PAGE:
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It was Nixon who went to China. And now the forces for Medicaid expansion in North Carolina have their own unlikely champion.
Alamance County Sheriff Terry Johnson, a conservative firebrand best known for his controversial views on immigration, has lent his support to a bill, sponsored by Rep. Donny Lambeth, a Forsyth County Republican, which pairs Medicaid expansion with a work requirement and premium payments.
“In law enforcement, we’re dealing with people in our detention centers and in our communities who need that coverage.” Johnson said in endorsement of House Bill 655. “We could be helping some of these people get back in society and make their own way.”
Johnson appeared at an April news conference with businessman and former GOP gubernatorial candidate George Little; former state Rep. Chris Malone, R-Wake; Rep. Holly Grange, R-New Hanover; and the Rev. Gilbert Parker, president of the N.C. Faith Fellowship Foundation.
“Hard-working families in North Carolina are being left behind by a broken health care system,” said Grange, one of the bill’s co-sponsors. “These families earn too much to qualify for Medicaid, but not enough to afford private health insurance.”
Grange also noted the impact on veterans: “One in four veterans of Iraq and Afghanistan in North Carolina have no health care coverage and no access to the Veterans Administration.”
The news conference was sponsored by the N.C. Fund for a Conservative Future, which also cited the results of a February poll of 800 registered voters in North Carolina that showed more than 70% support for Medicaid expansion. That number included not only 90.1% of Democrats, but 66.9% of unaffiliated voters and 52.4% of Republicans.
This could be because the case for it is so obvious. Foremost, Medicaid expansion would provide care for North Carolinians who could otherwise afford none and would quite probably save lives. It also would create as many as 40,000 jobs and help struggling rural hospitals.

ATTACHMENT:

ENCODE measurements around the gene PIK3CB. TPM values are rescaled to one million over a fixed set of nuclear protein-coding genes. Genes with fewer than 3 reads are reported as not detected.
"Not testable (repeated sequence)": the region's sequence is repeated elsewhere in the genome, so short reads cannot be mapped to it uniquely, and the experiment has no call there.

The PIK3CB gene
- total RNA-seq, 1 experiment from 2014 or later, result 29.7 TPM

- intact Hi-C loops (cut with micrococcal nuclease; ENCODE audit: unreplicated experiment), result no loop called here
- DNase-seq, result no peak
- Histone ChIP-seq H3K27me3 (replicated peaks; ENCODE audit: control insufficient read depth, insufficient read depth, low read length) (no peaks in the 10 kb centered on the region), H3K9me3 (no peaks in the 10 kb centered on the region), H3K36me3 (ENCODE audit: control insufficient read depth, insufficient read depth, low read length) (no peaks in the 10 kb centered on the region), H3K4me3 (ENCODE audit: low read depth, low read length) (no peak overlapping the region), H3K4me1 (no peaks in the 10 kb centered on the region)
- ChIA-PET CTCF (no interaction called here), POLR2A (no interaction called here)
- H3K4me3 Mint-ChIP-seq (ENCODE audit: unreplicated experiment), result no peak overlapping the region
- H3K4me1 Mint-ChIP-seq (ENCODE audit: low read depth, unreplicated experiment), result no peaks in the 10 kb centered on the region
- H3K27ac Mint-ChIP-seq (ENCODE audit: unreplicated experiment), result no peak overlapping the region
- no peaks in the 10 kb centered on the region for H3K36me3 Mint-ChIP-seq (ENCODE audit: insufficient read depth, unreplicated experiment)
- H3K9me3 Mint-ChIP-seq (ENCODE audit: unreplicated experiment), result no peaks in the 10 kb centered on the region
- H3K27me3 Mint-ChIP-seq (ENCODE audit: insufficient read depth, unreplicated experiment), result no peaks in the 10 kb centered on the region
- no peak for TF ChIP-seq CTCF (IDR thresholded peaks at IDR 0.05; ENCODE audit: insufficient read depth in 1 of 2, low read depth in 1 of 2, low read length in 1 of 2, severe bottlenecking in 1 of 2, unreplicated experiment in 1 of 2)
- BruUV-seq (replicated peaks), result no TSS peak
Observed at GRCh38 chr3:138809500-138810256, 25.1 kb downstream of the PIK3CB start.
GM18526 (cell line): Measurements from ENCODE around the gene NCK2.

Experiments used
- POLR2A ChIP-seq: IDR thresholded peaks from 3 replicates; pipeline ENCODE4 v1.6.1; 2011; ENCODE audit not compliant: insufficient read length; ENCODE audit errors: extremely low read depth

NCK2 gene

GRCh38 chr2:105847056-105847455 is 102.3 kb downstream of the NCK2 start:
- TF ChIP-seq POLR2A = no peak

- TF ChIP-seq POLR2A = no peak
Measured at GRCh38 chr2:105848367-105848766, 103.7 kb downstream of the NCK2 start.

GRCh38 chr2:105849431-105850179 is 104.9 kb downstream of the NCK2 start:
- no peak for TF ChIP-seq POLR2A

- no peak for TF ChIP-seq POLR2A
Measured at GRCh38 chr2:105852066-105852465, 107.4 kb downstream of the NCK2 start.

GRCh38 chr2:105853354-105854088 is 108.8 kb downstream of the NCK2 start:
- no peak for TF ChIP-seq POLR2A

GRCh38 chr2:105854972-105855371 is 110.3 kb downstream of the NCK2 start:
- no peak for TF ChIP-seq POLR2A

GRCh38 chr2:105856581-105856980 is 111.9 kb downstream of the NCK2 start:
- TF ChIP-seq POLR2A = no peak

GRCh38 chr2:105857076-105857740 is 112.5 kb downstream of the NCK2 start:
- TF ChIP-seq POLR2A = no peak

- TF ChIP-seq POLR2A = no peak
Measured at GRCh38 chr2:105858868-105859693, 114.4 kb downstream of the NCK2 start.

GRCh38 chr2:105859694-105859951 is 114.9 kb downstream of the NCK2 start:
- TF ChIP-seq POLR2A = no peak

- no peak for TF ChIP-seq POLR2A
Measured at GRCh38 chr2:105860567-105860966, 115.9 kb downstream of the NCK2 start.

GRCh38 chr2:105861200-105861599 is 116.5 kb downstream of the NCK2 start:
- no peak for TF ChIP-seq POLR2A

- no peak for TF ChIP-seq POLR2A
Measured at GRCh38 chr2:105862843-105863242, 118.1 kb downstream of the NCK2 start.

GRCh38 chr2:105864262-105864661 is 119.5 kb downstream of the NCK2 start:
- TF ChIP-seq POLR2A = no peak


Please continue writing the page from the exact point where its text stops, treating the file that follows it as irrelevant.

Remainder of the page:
“This issue is monumental to us,” Chris Lumsden, CEO of Northern Hospital of Surry County, said during an April roundtable discussion among CEOs of rural hospitals in North Carolina. “(Medicaid expansion) is something we can do today that will impact patient care and economic development down the road.”
Six rural hospitals have closed in North Carolina since 2010, affecting not only access to health care but the well-being of rural economies.
“Rural hospitals are anchor institutions in their communities,” Greg Tung, a University of Colorado health economist, told N.C. Health News. “They are kind of a pillar of the local community and the local economy; they provide a lot of skilled, well-paying jobs for that area. So, when a rural hospital closes, it has a disproportionately large impact on that community, especially in comparison to an urban hospital closure.”
Finally, Medicaid expansion would help to address the state’s spiraling opioid crisis by providing greater access to treatment.
And, of course, this increased coverage would be almost completely funded by the federal government — using taxes North Carolinians already pay.
But don’t confuse anyone with facts. Medicaid expansion in North Carolina remains stalled in the GOP-controlled General Assembly.
Beyond politics, there is no practical reason not to do this. And some Republicans obviously agree. Despite the long odds, their voices are helpful and important. And deeply appreciated.